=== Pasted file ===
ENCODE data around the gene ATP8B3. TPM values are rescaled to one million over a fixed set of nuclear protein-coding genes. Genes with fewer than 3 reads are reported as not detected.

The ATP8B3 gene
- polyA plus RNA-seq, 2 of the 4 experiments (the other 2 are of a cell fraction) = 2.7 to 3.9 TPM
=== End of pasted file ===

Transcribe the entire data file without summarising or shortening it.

ENCODE data around the gene ATP8B3. TPM values are rescaled to one million over a fixed set of nuclear protein-coding genes. Genes with fewer than 3 reads are reported as not detected.

The ATP8B3 gene
- polyA plus RNA-seq, 2 of the 4 experiments (the other 2 are of a cell fraction) = 2.7 to 3.9 TPM